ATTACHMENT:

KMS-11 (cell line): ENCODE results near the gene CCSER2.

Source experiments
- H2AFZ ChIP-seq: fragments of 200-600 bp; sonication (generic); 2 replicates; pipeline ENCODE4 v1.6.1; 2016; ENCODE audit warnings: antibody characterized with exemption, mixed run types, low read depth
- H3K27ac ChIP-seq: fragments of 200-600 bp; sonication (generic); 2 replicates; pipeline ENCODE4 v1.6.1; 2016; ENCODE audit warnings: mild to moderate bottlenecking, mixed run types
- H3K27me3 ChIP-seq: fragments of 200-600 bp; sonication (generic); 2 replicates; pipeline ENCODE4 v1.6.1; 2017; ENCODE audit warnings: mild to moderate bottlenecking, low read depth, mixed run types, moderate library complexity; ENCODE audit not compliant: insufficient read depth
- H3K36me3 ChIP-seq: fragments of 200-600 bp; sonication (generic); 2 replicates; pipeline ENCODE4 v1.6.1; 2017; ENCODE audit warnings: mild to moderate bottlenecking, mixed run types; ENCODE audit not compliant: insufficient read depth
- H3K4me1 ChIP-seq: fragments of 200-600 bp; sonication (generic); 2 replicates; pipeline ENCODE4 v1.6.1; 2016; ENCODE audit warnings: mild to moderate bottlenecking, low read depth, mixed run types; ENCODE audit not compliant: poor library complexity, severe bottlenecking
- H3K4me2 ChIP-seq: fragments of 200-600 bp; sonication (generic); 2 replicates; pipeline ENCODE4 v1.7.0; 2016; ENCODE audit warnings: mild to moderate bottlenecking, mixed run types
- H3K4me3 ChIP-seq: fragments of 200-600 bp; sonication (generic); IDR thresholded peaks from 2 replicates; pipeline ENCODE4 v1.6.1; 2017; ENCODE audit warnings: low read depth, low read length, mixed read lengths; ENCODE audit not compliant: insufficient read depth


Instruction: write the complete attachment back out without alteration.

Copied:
KMS-11 (cell line): ENCODE results near the gene CCSER2.

Source experiments
- H2AFZ ChIP-seq: fragments of 200-600 bp; sonication (generic); 2 replicates; pipeline ENCODE4 v1.6.1; 2016; ENCODE audit warnings: antibody characterized with exemption, mixed run types, low read depth
- H3K27ac ChIP-seq: fragments of 200-600 bp; sonication (generic); 2 replicates; pipeline ENCODE4 v1.6.1; 2016; ENCODE audit warnings: mild to moderate bottlenecking, mixed run types
- H3K27me3 ChIP-seq: fragments of 200-600 bp; sonication (generic); 2 replicates; pipeline ENCODE4 v1.6.1; 2017; ENCODE audit warnings: mild to moderate bottlenecking, low read depth, mixed run types, moderate library complexity; ENCODE audit not compliant: insufficient read depth
- H3K36me3 ChIP-seq: fragments of 200-600 bp; sonication (generic); 2 replicates; pipeline ENCODE4 v1.6.1; 2017; ENCODE audit warnings: mild to moderate bottlenecking, mixed run types; ENCODE audit not compliant: insufficient read depth
- H3K4me1 ChIP-seq: fragments of 200-600 bp; sonication (generic); 2 replicates; pipeline ENCODE4 v1.6.1; 2016; ENCODE audit warnings: mild to moderate bottlenecking, low read depth, mixed run types; ENCODE audit not compliant: poor library complexity, severe bottlenecking
- H3K4me2 ChIP-seq: fragments of 200-600 bp; sonication (generic); 2 replicates; pipeline ENCODE4 v1.7.0; 2016; ENCODE audit warnings: mild to moderate bottlenecking, mixed run types
- H3K4me3 ChIP-seq: fragments of 200-600 bp; sonication (generic); IDR thresholded peaks from 2 replicates; pipeline ENCODE4 v1.6.1; 2017; ENCODE audit warnings: low read depth, low read length, mixed read lengths; ENCODE audit not compliant: insufficient read depth